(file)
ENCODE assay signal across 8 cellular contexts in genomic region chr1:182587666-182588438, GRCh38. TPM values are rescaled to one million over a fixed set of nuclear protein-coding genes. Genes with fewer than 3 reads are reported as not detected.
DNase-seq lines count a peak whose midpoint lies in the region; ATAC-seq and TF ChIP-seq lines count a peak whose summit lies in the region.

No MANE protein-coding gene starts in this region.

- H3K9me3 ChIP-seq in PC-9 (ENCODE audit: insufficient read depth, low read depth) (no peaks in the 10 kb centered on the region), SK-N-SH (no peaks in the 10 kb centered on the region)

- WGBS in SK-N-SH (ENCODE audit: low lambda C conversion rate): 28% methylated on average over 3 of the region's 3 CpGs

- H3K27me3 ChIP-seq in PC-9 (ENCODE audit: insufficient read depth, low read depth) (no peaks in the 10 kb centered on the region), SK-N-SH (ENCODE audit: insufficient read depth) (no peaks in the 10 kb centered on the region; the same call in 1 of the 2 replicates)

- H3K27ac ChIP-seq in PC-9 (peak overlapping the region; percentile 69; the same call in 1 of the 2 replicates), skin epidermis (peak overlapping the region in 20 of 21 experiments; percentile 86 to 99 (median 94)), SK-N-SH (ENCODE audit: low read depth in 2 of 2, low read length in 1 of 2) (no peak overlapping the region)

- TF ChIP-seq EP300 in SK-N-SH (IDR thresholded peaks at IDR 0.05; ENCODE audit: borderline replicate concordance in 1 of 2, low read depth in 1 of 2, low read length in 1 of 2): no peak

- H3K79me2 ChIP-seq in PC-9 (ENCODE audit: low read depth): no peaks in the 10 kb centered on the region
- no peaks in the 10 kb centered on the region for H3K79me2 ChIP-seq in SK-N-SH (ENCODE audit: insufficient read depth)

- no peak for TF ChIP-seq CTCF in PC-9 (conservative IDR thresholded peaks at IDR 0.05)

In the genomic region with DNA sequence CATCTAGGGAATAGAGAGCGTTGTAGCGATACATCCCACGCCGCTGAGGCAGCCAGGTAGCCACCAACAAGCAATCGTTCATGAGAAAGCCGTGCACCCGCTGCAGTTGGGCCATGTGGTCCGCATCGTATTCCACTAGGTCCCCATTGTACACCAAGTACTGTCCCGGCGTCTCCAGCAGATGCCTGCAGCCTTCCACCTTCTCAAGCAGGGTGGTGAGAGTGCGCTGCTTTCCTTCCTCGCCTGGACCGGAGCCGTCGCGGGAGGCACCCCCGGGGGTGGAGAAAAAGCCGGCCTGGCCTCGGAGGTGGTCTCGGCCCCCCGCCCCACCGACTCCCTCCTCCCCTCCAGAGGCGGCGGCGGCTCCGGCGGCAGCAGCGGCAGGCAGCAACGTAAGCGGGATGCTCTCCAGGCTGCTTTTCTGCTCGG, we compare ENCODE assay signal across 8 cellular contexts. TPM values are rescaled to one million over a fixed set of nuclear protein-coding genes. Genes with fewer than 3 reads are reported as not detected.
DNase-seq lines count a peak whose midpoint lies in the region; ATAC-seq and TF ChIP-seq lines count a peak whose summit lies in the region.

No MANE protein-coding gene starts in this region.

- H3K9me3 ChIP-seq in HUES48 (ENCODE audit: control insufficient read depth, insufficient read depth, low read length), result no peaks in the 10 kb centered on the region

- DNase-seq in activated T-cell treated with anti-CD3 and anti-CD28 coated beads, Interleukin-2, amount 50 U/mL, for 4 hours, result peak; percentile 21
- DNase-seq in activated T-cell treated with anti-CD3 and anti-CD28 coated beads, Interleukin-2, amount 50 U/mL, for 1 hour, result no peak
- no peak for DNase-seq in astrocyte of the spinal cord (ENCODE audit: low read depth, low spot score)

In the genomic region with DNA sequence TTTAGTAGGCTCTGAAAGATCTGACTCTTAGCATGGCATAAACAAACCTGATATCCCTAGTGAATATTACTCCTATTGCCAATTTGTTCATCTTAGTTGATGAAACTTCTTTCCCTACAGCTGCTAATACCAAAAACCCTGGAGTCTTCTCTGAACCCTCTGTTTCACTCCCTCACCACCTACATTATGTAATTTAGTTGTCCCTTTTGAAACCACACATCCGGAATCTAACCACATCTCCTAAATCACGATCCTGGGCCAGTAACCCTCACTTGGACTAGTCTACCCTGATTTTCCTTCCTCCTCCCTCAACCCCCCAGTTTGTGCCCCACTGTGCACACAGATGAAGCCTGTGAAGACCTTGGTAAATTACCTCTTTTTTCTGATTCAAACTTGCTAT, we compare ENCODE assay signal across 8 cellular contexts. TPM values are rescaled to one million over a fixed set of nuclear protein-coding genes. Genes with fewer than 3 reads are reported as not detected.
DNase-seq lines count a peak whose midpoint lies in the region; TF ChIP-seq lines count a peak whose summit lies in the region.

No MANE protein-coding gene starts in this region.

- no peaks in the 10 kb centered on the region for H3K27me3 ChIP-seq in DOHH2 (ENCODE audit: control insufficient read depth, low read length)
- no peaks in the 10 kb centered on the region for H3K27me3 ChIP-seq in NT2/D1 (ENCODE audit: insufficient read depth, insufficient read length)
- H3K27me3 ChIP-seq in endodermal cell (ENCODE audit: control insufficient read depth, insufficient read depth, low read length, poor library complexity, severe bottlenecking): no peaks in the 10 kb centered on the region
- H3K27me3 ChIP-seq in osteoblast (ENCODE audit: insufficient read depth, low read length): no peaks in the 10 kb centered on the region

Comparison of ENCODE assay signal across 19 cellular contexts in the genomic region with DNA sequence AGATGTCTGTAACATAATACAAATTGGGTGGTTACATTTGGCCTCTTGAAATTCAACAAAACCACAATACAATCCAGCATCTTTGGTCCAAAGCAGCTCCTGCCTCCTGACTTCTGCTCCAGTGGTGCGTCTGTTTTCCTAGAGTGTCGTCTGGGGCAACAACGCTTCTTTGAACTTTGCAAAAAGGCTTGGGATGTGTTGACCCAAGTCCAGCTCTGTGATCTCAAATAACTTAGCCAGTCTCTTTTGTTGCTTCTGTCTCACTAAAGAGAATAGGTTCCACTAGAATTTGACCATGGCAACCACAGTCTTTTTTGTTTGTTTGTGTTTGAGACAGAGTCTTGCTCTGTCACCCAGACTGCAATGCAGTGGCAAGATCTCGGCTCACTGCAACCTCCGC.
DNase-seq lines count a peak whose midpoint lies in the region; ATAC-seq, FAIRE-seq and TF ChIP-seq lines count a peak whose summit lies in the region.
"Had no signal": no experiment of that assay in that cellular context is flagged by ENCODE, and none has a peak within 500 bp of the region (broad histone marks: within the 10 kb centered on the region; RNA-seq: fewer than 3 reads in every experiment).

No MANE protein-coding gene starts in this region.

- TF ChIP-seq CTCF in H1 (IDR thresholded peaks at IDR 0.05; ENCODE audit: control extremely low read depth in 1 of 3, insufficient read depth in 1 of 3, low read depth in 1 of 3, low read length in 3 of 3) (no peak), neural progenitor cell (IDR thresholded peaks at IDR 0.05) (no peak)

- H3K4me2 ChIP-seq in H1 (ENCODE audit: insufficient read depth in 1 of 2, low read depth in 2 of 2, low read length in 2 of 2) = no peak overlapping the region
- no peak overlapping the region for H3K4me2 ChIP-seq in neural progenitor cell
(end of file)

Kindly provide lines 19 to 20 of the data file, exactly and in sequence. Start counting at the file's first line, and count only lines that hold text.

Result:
In the genomic region with DNA sequence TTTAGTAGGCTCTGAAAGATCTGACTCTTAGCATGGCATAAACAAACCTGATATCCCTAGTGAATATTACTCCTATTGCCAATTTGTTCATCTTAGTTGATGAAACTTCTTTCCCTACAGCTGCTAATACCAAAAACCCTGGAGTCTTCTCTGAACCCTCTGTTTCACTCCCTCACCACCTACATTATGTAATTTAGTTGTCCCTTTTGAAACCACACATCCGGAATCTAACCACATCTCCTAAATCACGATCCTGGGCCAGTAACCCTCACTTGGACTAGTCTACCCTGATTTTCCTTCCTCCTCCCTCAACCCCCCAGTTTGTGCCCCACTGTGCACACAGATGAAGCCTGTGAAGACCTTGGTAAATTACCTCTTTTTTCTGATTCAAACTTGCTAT, we compare ENCODE assay signal across 8 cellular contexts. TPM values are rescaled to one million over a fixed set of nuclear protein-coding genes. Genes with fewer than 3 reads are reported as not detected.
DNase-seq lines count a peak whose midpoint lies in the region; TF ChIP-seq lines count a peak whose summit lies in the region.